I don’t know about you, but my wife, Jean, and I have days where our parenting doesn’t go very smoothly. Sometimes we’ll look at each other and wonder, “Is there a secret to all of this that we’re missing?”
A conversation I had with the late Dr. Karyn Purvis before she passed away reminds me of a concept that I wouldn’t exactly consider a secret, but it comes about as close as anything: Good parenting is rooted in the heart of God, which is all about connection.
The Lord has promised never to leave us or forsake us (Hebrews 13:5). Even when God is correcting us, He’s still there. He’s present, sheltering us under His wing, and we can rest knowing that we’re always His.
The need for connection is wired into us from conception. A baby’s heartbeat responds to the rhythm of the mother’s. The baby’s hands and feet move in response to the mother’s voice. In utero, the mother’s hormones wash over the child, creating a deep affinity within the child for the mother before he or she is even born.
That intimate connection continues after the child’s birth as well, and this is where the parent-child connection often gets disrupted. In past generations, mothers held their babies for hours, and the vast majority of children were breastfed. There were hundreds, perhaps thousands, of hours of physical contact in the first years of a child’s life.
In modern times, kids are often taken to daycare early on in their lives. I don’t mention that to shame mothers who work outside the home, but it is good to be aware that, if daycare is a necessity, it’s helpful to increase the amount of physical contact you give your child with the time you have available for them.
To illustrate the importance of connection, Dr. Purvis offers this insightful observation. Car seats are a wonderful invention that keep children safe. They’re an important safety feature when traveling, but some parents keep their baby in them all the time. Moms and dads carry the car seat into restaurants, church, or their small group and leave the baby in it the entire time.
But God’s design for our children’s development is to be nestled in our arms. A child and mother almost become one entity. If you’re a mother, you know that experience. Your baby settles into you, smells your scent, and knows who you are. These are significant biological mechanisms for the child. In a car seat, the baby isn’t feeling your heartbeat, your warmth, or that deep connection with you.
Dr. Purvis believes these often subtle separations of a child from the nurturing of the mother and father can create similar behavior patterns down the road as those found in children adopted from Russia or other Eastern bloc countries.
Many children from these orphanages receive very little human contact. As a result, they don’t develop the internal messaging that says, “I know I’m safe because if I cry, someone comes to take care of me.” If their needs aren’t met when they cry, as they grow older they’ll learn to believe they don’t have a voice, and they’ll resort to one or more of the five major survival skills – aggression, violence, manipulation, triangulation, and control.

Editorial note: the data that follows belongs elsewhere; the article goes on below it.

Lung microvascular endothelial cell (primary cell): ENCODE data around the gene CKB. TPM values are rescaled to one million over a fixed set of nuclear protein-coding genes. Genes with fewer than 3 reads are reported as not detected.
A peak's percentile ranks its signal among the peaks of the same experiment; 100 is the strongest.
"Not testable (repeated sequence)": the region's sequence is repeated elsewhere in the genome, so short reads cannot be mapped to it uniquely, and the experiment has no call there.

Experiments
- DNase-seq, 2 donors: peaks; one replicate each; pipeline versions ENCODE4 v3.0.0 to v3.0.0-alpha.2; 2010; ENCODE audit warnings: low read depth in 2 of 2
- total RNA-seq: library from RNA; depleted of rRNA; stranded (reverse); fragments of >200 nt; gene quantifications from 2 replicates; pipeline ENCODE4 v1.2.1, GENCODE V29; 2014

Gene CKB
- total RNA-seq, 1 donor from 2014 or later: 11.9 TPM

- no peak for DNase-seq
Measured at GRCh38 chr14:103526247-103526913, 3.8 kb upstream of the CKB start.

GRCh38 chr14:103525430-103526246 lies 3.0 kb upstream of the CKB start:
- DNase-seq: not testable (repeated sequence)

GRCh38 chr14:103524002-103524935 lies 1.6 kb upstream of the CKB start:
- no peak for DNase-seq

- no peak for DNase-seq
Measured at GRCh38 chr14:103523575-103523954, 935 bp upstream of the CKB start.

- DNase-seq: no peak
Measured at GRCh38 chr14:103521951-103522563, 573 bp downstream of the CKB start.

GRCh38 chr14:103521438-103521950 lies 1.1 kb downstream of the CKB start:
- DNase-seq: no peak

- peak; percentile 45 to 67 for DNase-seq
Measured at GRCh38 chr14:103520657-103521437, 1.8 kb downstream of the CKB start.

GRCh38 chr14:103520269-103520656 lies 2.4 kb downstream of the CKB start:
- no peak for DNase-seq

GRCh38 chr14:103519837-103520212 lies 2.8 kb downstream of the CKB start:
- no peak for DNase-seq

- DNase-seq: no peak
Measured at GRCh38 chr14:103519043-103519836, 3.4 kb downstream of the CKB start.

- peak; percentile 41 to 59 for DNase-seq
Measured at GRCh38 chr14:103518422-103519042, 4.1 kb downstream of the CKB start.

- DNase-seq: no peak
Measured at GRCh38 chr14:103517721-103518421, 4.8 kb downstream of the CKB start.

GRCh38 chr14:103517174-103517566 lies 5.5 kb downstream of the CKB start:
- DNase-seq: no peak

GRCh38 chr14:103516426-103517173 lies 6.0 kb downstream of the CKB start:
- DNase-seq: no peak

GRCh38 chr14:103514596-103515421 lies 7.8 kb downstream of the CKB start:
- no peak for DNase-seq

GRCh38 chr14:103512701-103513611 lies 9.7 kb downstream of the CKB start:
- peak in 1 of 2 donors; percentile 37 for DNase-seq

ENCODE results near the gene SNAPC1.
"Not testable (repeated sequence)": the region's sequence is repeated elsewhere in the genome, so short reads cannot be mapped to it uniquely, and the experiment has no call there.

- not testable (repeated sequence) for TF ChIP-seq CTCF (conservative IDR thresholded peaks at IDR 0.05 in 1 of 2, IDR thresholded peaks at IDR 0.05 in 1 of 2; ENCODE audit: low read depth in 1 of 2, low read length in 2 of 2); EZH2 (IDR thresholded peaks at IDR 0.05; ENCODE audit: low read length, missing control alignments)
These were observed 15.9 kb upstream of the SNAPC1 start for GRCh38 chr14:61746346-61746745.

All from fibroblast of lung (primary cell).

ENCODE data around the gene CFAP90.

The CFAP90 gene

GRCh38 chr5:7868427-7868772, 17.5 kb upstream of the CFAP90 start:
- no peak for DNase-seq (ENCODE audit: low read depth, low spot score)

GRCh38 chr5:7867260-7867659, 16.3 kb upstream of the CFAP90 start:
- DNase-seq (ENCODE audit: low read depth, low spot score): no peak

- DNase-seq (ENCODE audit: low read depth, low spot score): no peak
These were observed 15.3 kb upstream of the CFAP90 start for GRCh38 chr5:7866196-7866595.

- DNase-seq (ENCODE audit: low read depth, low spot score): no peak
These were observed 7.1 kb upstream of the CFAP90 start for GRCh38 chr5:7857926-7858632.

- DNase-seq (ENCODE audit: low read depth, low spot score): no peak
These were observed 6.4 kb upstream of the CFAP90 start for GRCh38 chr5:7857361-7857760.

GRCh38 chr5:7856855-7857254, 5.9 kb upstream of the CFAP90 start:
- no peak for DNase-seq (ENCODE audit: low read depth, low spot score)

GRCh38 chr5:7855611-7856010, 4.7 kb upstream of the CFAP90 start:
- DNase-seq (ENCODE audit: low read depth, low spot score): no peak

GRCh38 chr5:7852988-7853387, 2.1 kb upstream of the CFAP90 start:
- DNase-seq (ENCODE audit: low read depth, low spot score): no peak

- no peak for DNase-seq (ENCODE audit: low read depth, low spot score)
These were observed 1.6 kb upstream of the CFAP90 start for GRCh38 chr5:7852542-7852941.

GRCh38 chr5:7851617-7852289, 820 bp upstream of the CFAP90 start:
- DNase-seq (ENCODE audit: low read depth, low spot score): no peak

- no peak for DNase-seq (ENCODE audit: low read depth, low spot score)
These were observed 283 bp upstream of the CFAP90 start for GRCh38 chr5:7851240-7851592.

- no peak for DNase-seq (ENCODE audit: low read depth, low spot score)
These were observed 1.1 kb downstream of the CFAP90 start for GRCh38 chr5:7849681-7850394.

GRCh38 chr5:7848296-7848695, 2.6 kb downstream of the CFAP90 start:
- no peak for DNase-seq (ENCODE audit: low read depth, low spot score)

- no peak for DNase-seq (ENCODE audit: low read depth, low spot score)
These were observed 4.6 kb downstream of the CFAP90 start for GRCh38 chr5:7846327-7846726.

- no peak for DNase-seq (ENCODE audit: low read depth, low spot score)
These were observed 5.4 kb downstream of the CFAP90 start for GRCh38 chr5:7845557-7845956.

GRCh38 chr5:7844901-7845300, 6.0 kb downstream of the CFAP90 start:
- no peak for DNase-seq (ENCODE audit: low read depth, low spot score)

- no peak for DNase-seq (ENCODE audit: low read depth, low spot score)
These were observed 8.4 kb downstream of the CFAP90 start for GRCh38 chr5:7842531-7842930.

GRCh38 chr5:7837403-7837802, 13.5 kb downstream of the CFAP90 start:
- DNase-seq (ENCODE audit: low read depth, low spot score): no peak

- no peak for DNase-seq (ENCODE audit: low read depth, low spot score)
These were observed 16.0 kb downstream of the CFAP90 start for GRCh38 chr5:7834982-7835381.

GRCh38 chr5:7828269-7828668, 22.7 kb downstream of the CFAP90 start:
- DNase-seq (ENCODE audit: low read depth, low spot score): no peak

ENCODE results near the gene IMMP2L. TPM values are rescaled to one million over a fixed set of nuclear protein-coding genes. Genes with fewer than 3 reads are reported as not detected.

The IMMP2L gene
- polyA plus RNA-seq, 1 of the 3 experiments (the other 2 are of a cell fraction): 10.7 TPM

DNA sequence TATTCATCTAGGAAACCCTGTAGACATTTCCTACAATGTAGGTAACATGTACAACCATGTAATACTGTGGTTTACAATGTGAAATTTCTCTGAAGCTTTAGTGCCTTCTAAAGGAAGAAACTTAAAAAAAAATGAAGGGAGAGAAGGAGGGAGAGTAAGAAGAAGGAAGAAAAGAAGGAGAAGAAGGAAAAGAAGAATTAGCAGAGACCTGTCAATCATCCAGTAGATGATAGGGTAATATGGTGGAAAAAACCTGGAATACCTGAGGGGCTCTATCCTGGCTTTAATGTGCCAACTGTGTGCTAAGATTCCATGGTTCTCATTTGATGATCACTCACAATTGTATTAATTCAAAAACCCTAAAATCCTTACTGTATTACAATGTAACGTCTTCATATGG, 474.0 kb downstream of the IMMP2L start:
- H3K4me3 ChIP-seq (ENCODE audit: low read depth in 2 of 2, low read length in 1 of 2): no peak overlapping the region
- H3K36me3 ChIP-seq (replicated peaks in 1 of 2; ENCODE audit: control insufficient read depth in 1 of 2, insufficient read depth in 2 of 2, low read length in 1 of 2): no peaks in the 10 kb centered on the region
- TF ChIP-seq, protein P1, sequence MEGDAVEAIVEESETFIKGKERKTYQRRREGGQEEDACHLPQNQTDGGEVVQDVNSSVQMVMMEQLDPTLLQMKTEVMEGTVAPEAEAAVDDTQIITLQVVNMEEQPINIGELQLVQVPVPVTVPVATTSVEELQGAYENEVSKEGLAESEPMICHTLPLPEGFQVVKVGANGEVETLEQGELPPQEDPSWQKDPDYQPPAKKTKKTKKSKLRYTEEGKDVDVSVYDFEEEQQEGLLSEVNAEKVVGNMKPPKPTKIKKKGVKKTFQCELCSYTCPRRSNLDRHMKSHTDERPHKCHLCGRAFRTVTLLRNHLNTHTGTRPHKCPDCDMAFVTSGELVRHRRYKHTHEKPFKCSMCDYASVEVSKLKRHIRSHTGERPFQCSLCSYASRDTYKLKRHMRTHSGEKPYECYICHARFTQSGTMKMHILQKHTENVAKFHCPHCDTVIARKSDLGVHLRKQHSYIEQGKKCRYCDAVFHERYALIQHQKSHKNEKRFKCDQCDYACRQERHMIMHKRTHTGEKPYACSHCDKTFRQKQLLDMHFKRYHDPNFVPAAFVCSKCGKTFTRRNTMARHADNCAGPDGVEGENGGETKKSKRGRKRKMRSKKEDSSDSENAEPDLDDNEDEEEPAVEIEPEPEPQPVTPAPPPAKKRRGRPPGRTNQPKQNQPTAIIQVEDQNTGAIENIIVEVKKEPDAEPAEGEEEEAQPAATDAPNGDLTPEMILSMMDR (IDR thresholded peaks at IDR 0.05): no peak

And children will never give up those survival skills unless and until they get their voices back. That can only happen through connection.
How does God connect with us in His “parenting”? Through a balance of structure and nurturing. He disciplines us, but He does it through unconditional love. He says, “I love you no matter what. You are mine. You will always be mine.” What little kid doesn’t need to know that?
What big kid doesn’t need to know that?
Even when our children are at their worst, it’s important for them to know they are precious to us. We’re their coach, not their warden.
When our children rebel or choose inappropriate behavior, they need us to lean in and draw even closer to them, not push them away. God has designed a child’s brain and emotions to be developed to maturity through the intimacy of their connection with their mother and father. If we pull back from them, we’re denying them the very input they need to develop into what we’re asking them to become.
We’re also communicating to our children that the only emotions and behavior we’ll tolerate are happy ones. Somehow many of us have come to believe that God only likes us when we’re happy. He’s okay with everything but sadness and anger.
But Scripture says, “Be angry and don’t sin” (Ephesians 4:260). It doesn’t say don’t be angry. It says, “Don’t grieve as those who have no hope” (1 Thess. 4:13). It doesn’t say, “Don’t grieve.”
When we take away a child’s voice, and we don’t allow them to tell the truth and have authenticity with themselves, we deny them the ability to have authenticity with God. The “secret” to all of that is connection.
We took a trip to Texas Christian University in Ft. Worth earlier this year to talk with Dr. Purvis. She was the director of the Texas Christian University’s Institute of Child Development. She devoted the last few decades of her life to developing research-based interventions for at-risk children. She and her colleague Dr. David Cross were awarded the Heroes in Healthcare Award in 2006 by the Dallas Business Journal. Sadly, Dr. Purvis passed away on April 12 after an extended illness.